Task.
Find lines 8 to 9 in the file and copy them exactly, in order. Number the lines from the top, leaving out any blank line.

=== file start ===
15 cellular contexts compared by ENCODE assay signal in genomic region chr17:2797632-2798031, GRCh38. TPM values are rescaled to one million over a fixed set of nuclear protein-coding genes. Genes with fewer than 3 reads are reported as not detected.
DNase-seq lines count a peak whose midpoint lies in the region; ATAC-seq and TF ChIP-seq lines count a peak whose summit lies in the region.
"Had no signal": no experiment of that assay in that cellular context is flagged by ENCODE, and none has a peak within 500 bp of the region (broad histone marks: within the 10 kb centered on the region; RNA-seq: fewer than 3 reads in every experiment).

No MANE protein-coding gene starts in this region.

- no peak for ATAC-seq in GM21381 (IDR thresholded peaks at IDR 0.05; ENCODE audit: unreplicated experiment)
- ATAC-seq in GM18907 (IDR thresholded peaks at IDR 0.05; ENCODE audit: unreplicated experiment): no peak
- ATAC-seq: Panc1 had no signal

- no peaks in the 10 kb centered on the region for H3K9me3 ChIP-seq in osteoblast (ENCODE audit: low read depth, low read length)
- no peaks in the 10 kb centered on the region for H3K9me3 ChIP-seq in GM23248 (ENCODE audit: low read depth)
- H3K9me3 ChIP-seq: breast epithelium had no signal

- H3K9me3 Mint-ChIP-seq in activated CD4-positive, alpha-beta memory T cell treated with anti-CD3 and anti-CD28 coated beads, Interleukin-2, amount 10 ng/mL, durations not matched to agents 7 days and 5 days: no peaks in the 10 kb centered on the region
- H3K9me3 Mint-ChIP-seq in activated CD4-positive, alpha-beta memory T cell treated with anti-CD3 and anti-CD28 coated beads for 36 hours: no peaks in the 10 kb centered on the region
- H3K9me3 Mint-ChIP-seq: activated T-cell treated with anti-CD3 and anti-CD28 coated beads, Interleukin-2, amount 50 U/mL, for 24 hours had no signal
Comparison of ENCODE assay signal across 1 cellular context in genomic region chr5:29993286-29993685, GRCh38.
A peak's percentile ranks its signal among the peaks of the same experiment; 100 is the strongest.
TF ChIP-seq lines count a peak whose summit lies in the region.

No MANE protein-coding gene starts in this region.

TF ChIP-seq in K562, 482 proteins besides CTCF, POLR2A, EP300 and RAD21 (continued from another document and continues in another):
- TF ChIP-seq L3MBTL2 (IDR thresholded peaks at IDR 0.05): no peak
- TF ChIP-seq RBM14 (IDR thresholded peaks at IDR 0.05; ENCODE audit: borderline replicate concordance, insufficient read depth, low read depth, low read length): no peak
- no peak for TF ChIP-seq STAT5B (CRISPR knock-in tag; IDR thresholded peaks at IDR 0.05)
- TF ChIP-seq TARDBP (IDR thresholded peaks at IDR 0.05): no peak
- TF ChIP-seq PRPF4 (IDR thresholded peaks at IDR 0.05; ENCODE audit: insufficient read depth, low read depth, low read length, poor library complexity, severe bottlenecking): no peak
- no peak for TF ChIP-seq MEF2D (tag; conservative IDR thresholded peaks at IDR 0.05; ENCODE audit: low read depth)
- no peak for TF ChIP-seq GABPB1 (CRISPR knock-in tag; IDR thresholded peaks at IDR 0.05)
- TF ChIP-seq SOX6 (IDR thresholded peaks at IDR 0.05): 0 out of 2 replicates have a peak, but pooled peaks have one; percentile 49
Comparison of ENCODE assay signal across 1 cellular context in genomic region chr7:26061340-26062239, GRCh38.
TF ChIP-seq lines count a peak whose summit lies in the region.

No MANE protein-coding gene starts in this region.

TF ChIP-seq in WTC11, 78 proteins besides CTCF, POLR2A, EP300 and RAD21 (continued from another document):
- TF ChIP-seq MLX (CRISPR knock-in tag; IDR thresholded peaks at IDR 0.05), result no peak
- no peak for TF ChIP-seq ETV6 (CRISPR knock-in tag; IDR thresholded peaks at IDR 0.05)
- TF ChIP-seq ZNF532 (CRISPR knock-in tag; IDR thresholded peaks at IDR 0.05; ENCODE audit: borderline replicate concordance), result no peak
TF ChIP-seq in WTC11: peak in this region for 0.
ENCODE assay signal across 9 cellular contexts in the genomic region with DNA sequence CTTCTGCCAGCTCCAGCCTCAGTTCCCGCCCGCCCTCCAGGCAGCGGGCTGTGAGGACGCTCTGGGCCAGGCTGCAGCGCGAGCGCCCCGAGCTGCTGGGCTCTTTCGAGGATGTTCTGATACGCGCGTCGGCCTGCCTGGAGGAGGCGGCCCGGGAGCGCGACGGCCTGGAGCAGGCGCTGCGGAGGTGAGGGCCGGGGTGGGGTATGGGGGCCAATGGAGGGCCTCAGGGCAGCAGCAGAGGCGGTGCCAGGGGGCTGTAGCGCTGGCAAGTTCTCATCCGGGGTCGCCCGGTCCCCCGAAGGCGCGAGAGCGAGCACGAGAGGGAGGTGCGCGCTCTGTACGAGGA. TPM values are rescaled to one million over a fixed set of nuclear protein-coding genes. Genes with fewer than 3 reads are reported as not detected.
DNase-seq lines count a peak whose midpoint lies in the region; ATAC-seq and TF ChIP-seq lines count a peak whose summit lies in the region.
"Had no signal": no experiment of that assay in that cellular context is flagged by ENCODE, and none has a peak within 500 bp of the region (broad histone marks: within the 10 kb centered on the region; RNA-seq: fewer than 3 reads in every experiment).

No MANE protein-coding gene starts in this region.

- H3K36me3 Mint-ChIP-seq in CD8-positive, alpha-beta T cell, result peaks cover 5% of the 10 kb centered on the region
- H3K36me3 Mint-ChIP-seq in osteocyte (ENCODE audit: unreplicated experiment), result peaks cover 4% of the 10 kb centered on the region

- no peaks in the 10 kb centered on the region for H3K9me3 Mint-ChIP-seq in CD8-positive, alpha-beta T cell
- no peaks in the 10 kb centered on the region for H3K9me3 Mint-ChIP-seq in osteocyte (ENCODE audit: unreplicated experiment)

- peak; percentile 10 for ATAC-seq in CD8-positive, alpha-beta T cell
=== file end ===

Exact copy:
- no peaks in the 10 kb centered on the region for H3K9me3 ChIP-seq in osteoblast (ENCODE audit: low read depth, low read length)
- no peaks in the 10 kb centered on the region for H3K9me3 ChIP-seq in GM23248 (ENCODE audit: low read depth)